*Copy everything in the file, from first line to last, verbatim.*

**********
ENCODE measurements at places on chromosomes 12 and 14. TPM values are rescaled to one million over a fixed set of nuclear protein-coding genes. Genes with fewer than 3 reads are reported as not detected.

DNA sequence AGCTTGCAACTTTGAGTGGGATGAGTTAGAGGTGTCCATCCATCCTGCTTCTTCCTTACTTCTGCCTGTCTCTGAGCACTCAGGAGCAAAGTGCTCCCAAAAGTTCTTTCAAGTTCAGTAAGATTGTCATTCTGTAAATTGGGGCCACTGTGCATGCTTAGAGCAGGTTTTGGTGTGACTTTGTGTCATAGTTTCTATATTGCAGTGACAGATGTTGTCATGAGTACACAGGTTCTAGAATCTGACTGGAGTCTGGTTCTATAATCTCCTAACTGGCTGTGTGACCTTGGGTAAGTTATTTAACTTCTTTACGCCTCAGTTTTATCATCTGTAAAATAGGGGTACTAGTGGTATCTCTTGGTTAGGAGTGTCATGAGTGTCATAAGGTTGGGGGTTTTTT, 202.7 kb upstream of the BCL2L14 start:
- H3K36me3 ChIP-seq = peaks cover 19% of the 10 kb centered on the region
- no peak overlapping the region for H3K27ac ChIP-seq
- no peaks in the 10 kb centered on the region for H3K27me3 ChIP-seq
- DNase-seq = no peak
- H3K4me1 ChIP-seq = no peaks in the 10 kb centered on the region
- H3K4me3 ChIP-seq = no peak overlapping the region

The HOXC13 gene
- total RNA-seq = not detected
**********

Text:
ENCODE measurements at places on chromosomes 12 and 14. TPM values are rescaled to one million over a fixed set of nuclear protein-coding genes. Genes with fewer than 3 reads are reported as not detected.

DNA sequence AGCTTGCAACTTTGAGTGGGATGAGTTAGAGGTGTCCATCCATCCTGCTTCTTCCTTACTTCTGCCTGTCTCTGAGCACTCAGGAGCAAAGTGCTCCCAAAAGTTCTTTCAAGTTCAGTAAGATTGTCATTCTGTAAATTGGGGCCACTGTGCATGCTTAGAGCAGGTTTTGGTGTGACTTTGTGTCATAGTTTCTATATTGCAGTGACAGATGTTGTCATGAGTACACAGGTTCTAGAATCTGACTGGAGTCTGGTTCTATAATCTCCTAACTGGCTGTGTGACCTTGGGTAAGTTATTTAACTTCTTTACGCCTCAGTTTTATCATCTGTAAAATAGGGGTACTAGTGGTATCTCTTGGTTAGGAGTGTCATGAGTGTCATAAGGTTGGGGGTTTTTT, 202.7 kb upstream of the BCL2L14 start:
- H3K36me3 ChIP-seq = peaks cover 19% of the 10 kb centered on the region
- no peak overlapping the region for H3K27ac ChIP-seq
- no peaks in the 10 kb centered on the region for H3K27me3 ChIP-seq
- DNase-seq = no peak
- H3K4me1 ChIP-seq = no peaks in the 10 kb centered on the region
- H3K4me3 ChIP-seq = no peak overlapping the region

The HOXC13 gene
- total RNA-seq = not detected